SALINAS, CALIF. - December 28, 2010: Salinas Valley Memorial Healthcare System (SVMHS) announced today that it has successfully completed effects bargaining with the California Nurses Association (CNA), which represents more than 650 Registered Nurses who work at Salinas Valley Memorial. However, after six weeks of negotiating with representatives of the National United Healthcare Workers Union (NUHW), Salinas Valley Memorial announced that it is at an impasse in negotiations. Since mid-November, representatives from Salinas Valley Memorial have attempted to work with the union to formalize a structure for layoffs—a process known as "effects bargaining"—where the union and management negotiate the "effects" of the layoffs with provisions such as a rehire policy and severance pay. However, despite repeated attempts by Salinas Valley Memorial to provide a workable solution, NUHW representatives have rejected offers provided by SVMHS.
Salinas Valley Memorial has presented three different evolutions of a proposal to NUHW leadership. None were accepted. However, in last night's meeting, NUHW provided its first proposal since negotiations began - a "package proposal" based on language in the old union contract. Package proposals must be accepted in their entirety, or not at all. Because the package proposal went beyond the "effects bargaining" currently underway, and because Salinas Valley Memorial could not accept an "all or nothing" proposal, negotiators declared an impasse.
"It is particularly unfortunate that NUHW could not accept our latest proposal, since some of the provisions in it would benefit those employees who have been impacted by the recent layoffs, and those who will be impacted by future layoffs," said Bev Ranzenberger, Vice President of Operations at Salinas Valley Memorial. "The union's refusal to accept our proposal is denying benefits to its own membership."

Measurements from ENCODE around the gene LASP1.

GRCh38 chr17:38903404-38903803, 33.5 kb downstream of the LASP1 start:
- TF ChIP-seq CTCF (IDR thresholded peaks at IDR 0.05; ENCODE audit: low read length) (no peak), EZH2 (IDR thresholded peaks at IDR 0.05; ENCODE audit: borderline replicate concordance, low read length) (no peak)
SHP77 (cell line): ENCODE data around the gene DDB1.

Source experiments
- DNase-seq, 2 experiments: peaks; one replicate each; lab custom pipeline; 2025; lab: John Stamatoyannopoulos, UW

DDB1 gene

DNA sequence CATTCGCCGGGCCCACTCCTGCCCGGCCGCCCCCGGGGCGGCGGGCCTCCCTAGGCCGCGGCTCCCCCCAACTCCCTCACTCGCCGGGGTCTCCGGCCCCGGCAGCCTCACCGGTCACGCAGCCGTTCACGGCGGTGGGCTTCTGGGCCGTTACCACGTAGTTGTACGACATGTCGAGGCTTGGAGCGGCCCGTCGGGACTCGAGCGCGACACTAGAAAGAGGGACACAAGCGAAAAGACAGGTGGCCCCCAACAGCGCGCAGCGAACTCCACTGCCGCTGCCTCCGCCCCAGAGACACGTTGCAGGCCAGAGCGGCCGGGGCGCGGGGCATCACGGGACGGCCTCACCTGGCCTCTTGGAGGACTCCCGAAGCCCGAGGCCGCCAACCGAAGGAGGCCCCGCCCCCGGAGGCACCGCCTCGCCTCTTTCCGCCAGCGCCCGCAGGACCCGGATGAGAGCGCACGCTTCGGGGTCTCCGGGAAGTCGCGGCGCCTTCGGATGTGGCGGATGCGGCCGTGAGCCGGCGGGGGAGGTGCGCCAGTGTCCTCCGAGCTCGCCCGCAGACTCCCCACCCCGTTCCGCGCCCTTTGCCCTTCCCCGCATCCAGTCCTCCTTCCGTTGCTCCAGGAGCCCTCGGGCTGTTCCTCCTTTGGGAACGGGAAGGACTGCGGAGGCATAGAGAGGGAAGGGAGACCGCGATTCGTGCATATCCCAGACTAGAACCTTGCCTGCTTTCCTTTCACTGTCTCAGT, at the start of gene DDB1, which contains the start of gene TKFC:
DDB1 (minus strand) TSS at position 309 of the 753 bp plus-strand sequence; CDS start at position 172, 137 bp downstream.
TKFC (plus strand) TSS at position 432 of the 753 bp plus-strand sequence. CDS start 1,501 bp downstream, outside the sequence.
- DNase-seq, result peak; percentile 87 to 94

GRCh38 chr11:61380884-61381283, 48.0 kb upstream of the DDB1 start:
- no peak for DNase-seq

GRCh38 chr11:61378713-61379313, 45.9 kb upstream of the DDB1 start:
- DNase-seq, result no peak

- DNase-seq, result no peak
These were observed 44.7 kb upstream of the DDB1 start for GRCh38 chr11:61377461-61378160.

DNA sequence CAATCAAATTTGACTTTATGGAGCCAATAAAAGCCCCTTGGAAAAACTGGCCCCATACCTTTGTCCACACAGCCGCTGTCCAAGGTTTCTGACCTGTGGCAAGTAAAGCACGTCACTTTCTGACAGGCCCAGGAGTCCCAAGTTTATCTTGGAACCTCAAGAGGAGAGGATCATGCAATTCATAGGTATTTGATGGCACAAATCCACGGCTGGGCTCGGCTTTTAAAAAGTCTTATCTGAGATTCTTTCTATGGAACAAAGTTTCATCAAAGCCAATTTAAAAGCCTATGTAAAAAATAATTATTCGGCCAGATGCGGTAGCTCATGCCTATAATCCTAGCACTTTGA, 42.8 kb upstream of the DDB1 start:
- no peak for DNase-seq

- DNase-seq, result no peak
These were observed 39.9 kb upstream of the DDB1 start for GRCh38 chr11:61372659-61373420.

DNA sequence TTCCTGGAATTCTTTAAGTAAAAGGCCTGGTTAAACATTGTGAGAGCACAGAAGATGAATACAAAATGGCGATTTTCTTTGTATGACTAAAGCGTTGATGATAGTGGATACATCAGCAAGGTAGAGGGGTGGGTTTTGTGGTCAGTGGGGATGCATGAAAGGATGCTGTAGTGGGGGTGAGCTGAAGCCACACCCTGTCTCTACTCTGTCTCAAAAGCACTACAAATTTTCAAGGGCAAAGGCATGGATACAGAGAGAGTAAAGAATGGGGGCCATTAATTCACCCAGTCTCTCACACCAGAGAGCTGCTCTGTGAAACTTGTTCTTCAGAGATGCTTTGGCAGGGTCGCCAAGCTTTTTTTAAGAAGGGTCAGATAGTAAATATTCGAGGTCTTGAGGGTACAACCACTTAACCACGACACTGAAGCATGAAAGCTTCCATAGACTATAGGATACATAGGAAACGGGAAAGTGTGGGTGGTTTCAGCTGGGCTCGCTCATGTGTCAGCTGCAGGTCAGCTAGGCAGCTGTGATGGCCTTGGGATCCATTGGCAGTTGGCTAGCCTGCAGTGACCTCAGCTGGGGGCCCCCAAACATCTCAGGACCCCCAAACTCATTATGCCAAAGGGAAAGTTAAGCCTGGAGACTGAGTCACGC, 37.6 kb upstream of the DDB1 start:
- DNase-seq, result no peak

NUHW represents approximately 40 percent of the employees at Salinas Valley Memorial, covering positions such as housekeepers, aides, and clerical staff. The average salary for members of NUHW is approximately $27/hour, which is about $56,000 per year. Adding 30 percent value in benefits, the package equates to approximately $73,000 annually per full-time equivalent employee. The other major union, California Nurses Association, already completed its effects bargaining with SVMHS, providing a smooth transition for its membership to the new workforce level.
"It is imperative that we work to contain the cost of healthcare for our Healthcare District," Ranzenberger said. "Because the recession has resulted in fewer people seeking medical care here and at hospitals across the country, we must staff appropriately. Anything above that would be irresponsible."
The poor economy has resulted in a lower census—fewer people doing elective surgery and more people putting off medical attention. As a result, fewer people are using hospitals today than before the recession hit. In a comparison to other hospitals in California, Salinas Valley Memorial ranks in the upper percentile for staffing levels. The hospital is committed to its plan to right size the workforce to meet the current census needs and to operate efficiently while maintaining quality care. In every case Salinas Valley Memorial meets or exceeds the state mandated guidelines of nurse-to-patient ratios.
Salinas Valley Memorial remains one of the largest employers on the Central Coast, with a staff of 1900 and an annual payroll including benefits of more than $235-million.
"Staff reductions are never easy," said Ranzenberger. "We wish we didn't have to reduce the workforce, but in light of this economy and the state of healthcare we must put the needs of the Hospital District first and make sure this Healthcare System will be viable for the future."